• Lifestyle modifications (dietary or medication changes)
  • Oral and topical pain relievers
  • Vitamin supplements
  • Saliva substitutes and stimulants
  • Medications such as benzodiazepines, tricyclic antidepressants and gabapentin

Oral lichen planus

This chronic condition inflames the mucous membranes of the cheeks, tongue, gums and esophagus. It can also affect the genitals and skin. People with this disorder develop red, swollen tissues and white, lacy patches on mucous membranes. Painful, burning sores may also develop.

The disease may be an autoimmune disorder and is most common in women over age 50. People with oral lichen planus have a higher risk of developing oral cancer, a type of head and neck cancer. For this reason, it is important to receive regular care from an oral lichen planus specialist. While there is no cure for oral lichen planus, the right treatments can ease symptoms and control the disease.

Oral lichen planus is one of Dr. Fazel’s specialties. She conducts ongoing research and clinical trials to find new ways to treat the disorder. Depending on your health status, you may be able to try a clinical trial therapy or one of these treatments:

  • Topical or oral corticosteroids to reduce swelling
  • Immunosuppressants to control an overactive immune system response
  • Intravenous immunoglobulin (IVIG) antibodies therapy to fight infections

Pemphigus and pemphigoid

These rare autoimmune diseases cause fluid-filled blisters to form on the skin and in mucous membranes throughout the body. The blisters may cause painful itching or burning sensations. Extensive blistering can lead to fluid loss and infections.

We focus on treating your symptoms and putting the disease into remission. Treatments include:

  • Antibiotics to treat infections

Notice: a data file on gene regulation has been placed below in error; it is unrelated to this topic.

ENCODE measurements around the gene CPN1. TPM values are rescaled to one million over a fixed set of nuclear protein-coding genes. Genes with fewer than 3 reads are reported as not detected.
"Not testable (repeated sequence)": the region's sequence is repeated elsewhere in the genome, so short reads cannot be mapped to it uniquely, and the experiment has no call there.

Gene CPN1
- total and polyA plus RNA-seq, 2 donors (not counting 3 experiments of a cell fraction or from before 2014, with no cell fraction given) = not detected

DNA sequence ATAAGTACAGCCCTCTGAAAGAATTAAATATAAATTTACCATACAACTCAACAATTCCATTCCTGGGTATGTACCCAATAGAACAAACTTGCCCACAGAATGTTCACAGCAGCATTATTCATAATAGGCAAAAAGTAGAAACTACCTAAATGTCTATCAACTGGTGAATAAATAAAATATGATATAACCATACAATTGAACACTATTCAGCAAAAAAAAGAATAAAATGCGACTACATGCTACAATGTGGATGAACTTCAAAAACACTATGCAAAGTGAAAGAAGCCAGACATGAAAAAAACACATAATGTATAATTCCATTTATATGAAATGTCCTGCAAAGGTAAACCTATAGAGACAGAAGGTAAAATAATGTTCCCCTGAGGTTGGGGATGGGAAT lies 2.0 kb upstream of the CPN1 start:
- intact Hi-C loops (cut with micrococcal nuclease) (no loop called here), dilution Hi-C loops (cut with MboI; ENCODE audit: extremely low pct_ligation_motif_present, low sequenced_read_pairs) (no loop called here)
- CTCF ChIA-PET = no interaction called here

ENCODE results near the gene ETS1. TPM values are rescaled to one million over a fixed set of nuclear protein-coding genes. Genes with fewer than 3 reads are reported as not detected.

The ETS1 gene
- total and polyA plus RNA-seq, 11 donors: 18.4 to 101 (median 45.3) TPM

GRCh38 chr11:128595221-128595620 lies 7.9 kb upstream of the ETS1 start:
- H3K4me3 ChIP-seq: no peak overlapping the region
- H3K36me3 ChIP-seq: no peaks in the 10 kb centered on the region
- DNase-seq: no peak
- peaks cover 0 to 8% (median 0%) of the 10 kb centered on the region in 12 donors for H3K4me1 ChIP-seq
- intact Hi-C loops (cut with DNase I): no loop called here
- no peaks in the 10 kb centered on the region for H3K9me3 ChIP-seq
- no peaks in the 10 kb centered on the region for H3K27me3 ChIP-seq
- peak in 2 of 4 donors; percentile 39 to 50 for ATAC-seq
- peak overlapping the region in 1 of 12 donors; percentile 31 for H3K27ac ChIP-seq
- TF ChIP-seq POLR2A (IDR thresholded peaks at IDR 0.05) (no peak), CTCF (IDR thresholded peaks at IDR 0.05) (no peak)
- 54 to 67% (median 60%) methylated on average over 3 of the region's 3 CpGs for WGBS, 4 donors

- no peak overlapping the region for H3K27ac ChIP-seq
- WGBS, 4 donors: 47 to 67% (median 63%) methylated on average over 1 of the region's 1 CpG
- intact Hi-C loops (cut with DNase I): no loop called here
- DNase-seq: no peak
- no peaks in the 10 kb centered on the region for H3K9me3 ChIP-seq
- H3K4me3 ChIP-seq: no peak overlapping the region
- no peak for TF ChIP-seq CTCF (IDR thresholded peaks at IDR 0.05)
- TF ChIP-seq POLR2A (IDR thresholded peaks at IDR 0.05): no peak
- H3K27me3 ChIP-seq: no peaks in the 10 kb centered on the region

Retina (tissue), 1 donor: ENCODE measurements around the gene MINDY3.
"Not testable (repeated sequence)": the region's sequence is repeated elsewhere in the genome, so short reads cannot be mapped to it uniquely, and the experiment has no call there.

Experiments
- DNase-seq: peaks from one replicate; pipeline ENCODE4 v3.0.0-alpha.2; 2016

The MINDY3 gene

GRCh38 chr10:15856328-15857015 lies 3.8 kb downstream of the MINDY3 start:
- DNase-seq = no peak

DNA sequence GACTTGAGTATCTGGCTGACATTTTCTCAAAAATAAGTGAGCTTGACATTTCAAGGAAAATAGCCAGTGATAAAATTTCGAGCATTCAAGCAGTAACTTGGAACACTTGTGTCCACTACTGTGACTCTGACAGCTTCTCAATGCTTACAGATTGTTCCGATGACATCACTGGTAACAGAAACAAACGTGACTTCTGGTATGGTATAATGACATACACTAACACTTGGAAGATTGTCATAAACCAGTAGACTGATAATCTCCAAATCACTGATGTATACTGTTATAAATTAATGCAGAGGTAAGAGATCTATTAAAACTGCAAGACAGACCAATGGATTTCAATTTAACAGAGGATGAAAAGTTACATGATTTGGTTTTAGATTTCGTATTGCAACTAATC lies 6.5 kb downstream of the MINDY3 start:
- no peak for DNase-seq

• Anti-inflammatory drugs to minimize swelling and inflammation
  • B-cell therapy (Rituxan®) to destroy abnormal B cells
  • Topical, injectable or oral corticosteroids to decrease inflammation and swelling
  • Immunosuppressants to manage an overactive immune system
  • Intravenous immunoglobulin (IVIG) therapy to generate antibodies that fight infection

Recurrent aphthous stomatitis

This condition causes painful, sometimes burning, blisters to form on the inside lining of the lips or mouth. It often develops during childhood.

People with aphthous stomatitis may have other conditions, such as:

  • Behcet disease
  • Celiac disease
  • Human immunodeficiency virus (HIV)
  • Inflammatory bowel disease

Treatments include:

  • Prescription mouthwash to kill mouth bacteria and ease ulcer pain
  • Topical, oral or injectable corticosteroid to decrease inflammation
  • Immunosuppressants to slow the immune system’s response and reduce inflammation

Sjögren’s syndrome

This autoimmune disease affects saliva and tear production leading to dry mouth and eyes. The disorder is most common in women over 40. It can also cause:

  • Digestive problems
  • Dry skin
  • Fatigue
  • Joint pain

People with Sjögren’s syndrome often have other autoimmune diseases, such as rheumatoid arthritis or lupus. That’s why we partner with experts in our Rheumatology-Dermatology Clinic to manage all of your symptoms. Treatments may include:

  • Artificial tear solutions to moisturize and soothe irritated dry eyes
  • Saliva substitutes or stimulants to increase saliva production
  • Over-the-counter pain relievers, such as ibuprofen and acetaminophen, to alleviate pain
  • Anti-inflammatory drugs, including corticosteroids, to reduce swelling and inflammation
  • Immunosuppressants to slow the immune system’s response and reduce inflammation
  • Anti-rheumatics to treat rheumatoid arthritis pain and swelling

Contact us

To schedule an appointment, please call (800) 770-9282 or (916) 734-6111.